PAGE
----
We’re back with our first Unsung Heroes of Americana article for 2021 and Tim Martin returns to take a look at a record company that has become synonymous with the genre.
David Geffen has a reputation as a cliché hard-nosed music business magnate. When he founded Asylum Records in 1971 with Neil Young’s manager Elliot Roberts, they picked the name after Geffen was unable to get Jackson Browne a record deal elsewhere, and they saw it as a safe place for “their” artists. The story goes that the first artist planned for the label was Geffen’s friend Laura Nyro, who decided to stay at Columbia in the end. Geffen has said it was the biggest betrayal of his life up to that point and that he “cried for days”. While that seems hard to reconcile with the popular view of Geffen, he did sign some artists who were at first sight less than commercial.
The first catalogue number is the debut from Judee Sill. With Jackson Browne’s self-titled album next in line. Sill subsequently complained about her treatment by Geffen and his failure to promote her albums, as we mentioned in out Forgotten Artists piece on her a few months back, the debut sold well enough and money was spent on her second ‘Heart Food’. She was treated certainly no worse than other artists. Folk duo Batdorf & Rodney, and singer-songwriter David Blue were in the same boat as Sill. The formation, at Geffen’s encouragement, of The Eagles, and the arrival of Joni Mitchell meant, as with many record companies, that the focus was simply on the potential big sellers.
Asylum wasn’t just about Americana and Country. Hard Rock band Jo Jo Gunne’s first album was released in 1972 and their first single ‘Run, Run, Run’ became an early top 40 hit for the label. It wasn’t really until it merged with Elektra Records to become Elektra/Asylum Records that a more distinctive roots music personality started to develop. From 1974 until the end of the decade Asylum was all about country flavoured rock and pop, The Eagles and their various offshoots, and Linda Ronstadt as their hit-making acts. Lower selling singer-songwriters like Terence Boylan, and Tom Waits and older names like Chris Hillman remained with the label. Geffen himself left for the film industry in 1975 and after that a slow trickle of artists away from the label started. Dylan stayed for just two albums, Joni Mitchell left after 1979’s ‘Mingus’, to join David Geffen’s new label, and Tom Waits contract went to Island after ‘Heartattack and Vine’ in 1980. By then Elektra had pretty much absorbed Asylum and The Eagles hiatus in 1980 was largely the end of the distinctive Asylum character. Asylum was turned into a country label later in the eighties and was dormant by the end of the century.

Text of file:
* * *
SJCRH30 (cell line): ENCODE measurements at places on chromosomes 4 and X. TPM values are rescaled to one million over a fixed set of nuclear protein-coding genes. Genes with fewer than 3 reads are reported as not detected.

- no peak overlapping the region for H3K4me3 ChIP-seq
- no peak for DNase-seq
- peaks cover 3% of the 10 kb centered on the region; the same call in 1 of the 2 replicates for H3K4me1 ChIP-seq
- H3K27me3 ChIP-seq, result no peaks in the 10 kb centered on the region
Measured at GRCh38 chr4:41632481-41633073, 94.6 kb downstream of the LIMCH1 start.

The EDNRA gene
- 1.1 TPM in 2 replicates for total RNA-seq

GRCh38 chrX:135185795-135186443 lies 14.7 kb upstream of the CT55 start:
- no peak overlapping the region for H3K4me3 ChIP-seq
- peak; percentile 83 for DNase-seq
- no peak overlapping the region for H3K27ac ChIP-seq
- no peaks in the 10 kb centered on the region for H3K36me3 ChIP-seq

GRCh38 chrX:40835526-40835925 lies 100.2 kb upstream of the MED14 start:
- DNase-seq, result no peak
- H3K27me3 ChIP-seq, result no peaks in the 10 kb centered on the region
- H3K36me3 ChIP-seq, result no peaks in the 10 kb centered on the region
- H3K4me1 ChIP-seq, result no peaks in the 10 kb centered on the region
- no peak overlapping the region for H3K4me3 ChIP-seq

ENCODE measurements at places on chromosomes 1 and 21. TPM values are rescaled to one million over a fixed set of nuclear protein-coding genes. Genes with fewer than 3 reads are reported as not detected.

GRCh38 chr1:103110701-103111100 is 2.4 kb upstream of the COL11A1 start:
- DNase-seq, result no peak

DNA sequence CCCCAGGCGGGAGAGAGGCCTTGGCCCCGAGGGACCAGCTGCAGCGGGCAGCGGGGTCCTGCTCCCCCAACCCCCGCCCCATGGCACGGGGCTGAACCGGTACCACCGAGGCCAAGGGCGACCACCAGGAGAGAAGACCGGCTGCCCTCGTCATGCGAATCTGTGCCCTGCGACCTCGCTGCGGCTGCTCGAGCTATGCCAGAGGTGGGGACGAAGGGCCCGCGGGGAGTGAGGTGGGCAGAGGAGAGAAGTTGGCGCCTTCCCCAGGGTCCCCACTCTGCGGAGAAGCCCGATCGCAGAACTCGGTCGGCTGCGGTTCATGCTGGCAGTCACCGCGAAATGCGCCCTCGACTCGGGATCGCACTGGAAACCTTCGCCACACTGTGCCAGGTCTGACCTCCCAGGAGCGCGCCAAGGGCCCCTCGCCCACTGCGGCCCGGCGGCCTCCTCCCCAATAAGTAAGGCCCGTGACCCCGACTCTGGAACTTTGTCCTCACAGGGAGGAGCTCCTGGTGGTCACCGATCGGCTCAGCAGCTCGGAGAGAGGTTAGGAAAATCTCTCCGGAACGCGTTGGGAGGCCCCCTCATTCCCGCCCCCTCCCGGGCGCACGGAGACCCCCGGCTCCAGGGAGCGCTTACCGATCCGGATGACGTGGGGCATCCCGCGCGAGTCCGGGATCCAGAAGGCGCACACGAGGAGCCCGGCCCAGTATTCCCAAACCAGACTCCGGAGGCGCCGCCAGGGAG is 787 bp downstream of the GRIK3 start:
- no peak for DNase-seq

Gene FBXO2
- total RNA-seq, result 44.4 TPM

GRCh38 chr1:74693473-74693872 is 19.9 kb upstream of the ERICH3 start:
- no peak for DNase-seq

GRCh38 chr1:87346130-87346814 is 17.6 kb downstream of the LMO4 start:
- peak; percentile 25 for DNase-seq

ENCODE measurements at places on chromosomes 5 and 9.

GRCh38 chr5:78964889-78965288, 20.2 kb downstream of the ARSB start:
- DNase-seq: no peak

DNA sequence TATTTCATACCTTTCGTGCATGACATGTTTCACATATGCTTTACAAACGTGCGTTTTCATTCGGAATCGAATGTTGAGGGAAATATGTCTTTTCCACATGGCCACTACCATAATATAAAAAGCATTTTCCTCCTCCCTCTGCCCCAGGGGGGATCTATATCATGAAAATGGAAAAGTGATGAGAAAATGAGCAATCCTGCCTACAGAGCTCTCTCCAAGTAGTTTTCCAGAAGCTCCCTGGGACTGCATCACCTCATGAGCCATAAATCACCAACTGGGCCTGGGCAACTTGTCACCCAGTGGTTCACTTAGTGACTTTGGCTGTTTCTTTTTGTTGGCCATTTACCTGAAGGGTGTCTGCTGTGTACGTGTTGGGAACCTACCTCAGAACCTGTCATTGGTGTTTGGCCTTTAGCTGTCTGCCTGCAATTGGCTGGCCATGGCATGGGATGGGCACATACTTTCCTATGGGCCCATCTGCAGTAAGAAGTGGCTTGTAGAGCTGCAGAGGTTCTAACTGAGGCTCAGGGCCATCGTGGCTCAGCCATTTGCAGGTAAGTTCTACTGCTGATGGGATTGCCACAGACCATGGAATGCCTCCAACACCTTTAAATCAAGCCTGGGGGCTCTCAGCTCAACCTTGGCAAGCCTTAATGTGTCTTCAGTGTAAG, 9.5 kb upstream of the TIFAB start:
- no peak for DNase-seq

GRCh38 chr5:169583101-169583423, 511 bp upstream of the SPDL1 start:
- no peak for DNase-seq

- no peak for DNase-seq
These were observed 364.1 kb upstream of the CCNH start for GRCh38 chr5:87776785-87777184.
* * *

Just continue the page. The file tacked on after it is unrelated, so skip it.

Joni Mitchell’s song ‘Free Man in Paris’ is probably responsible for David Geffen’s image as a hard-bitten businessman. “The way I see it, he said. You just can’t win it… Everybody’s in it for their own gain. You can’t please ’em all. There’s always somebody calling you down. I do my best. And I do good business” Her view that he was: “Stoking the star maker machinery. Behind the popular song” has coloured the public opinion of him since. In his defence at the start of Asylum, he took risks, recorded artists, like Sill, who were never going to sell millions but who he and Roberts believed in. And for that we should be grateful. The country-rock format that dominated much of asylum records output in the 70s was one of the leading genres in the American charts for much of the decade and Geffen and Roberts were instrumental in bringing it to the public, and for setting the stage for a lot of what we call Americana today.
According to a “poll” on an American music website the 5 essential Asylum albums that characterise the label and its era are:
Eagles – ‘Hotel California’ (1976)
Tom Waits – ‘Small Change’ (1976)
Bob Dylan – ‘Before the Flood’ (1974)
Joni Mitchell – ‘For the Roses’ (1972)
Jackson Browne – ‘Late for The Sky’ (1974)
Barney Hoskyns – “Hotel California: The True-Life Adventures of Crosby, Stills, Nash, Young, Mitchell, Taylor, Browne, Ronstadt, Geffen, the Eagles, and Their Many Friends” is an excellent read.